APPLE’S FIRST-EVER CREDIT CARD

Apple’s new credit card arrived this week and will be available – to the qualified masses – later this month. If you’re an Apple fan looking to do less w/your physical wallet, and more w/your phone, you’re probably going to want this card. Among the many benefits, beyond the cool factor: you get daily cash – instantly – for every purchase you make (and can spend this cash right from your phone), there are no fees, and purchases are categorized by color, which makes it easy to see where your money is going–out da door! The card also boasts advanced security and privacy features. As for the interest rate, it’s variable, so that’s going to depend on your credit history. Bad credit = bad rate (as high as 24%, which is about the same as competing cards on the market).

MERGER, INTERRUPTED?

In a deal driven by the industry’s struggles w/a decline of printed editions, two of the country’s largest newspaper chains – Parent company of GateHouse Media and Gannett (best known for owning USA Today) – agreed to combine their businesses a couple of days ago. Together, they’ll have more than 260 daily papers in the U.S. along w/more than 300 weeklies. It would be the largest U.S. newspaper company by far, w/a print circulation of 8.7 million. Put that in your digital ad dollar pipe and smoke it, Google and Facebook! That’s the point of this $1.4 billion consolidation, which is expected to be completed by the end of the year, assuming everything goes according to plan?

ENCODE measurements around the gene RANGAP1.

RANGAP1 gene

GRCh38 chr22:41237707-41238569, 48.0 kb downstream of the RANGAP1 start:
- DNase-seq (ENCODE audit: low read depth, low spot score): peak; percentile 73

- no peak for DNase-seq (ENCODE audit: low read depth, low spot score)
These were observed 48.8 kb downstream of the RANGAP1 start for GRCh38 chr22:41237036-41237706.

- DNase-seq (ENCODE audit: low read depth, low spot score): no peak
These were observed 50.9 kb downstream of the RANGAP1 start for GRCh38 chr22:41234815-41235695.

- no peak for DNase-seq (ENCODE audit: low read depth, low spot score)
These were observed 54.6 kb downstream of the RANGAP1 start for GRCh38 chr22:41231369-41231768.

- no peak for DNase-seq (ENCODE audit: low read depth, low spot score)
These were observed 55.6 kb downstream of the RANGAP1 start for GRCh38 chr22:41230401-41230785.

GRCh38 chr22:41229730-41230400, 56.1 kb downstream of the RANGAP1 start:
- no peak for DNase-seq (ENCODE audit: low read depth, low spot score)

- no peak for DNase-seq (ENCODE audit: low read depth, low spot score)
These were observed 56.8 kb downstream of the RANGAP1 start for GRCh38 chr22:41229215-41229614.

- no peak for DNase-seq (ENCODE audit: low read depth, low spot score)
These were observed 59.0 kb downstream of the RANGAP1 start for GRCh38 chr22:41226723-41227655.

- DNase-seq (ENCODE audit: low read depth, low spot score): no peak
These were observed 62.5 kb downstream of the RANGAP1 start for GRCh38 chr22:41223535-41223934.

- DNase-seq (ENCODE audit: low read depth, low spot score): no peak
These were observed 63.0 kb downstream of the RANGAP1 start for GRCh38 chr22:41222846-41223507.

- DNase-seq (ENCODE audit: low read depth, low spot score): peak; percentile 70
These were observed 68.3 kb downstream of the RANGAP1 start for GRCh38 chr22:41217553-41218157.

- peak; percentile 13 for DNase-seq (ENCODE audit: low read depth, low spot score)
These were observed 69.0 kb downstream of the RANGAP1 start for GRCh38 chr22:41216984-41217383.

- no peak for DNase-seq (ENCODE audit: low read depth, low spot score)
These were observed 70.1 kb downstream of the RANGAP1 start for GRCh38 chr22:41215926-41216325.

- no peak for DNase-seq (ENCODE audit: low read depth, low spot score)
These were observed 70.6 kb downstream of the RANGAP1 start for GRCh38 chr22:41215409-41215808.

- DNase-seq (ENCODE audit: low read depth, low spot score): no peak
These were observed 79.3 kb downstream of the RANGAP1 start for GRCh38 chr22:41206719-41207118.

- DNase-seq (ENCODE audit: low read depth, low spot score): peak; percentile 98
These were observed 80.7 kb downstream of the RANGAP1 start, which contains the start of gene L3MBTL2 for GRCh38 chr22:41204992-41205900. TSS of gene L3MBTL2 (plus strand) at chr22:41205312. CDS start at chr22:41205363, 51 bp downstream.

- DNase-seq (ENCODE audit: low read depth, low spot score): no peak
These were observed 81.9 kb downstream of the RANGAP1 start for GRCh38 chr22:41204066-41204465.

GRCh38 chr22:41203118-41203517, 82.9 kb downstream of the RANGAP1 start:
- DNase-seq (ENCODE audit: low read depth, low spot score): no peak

ME.NO.PAUSE

On Wednesday, we learned about a new surgical procedure that could delay menopause by up to 20 years. This first-of-its kind procedure, which is raising all sorts of questions (long term effects???), involves removing a portion of a patient’s ovaries and freezing tissue for later use. It has thus far been performed on several young British women–the majority of whom agreed to do this because they didn’t want to experience the health complications their mothers had experienced during menopause.

BARNEYS BANKRUPTCY

After weeks of speculation, the fabled department store Barneys New York, up against a challenging retail environment and rent structures that are excessively high, announced its bankruptcy plans. The iconic clothier, which was founded almost a century ago, will close 15 of its 22 stores as it looks for a buyer (has a couple months to find one). Doors will remain open at five others, including, ironically, its costliest–the Madison Avenue flagship. The rent there is $2.5 million — a month.

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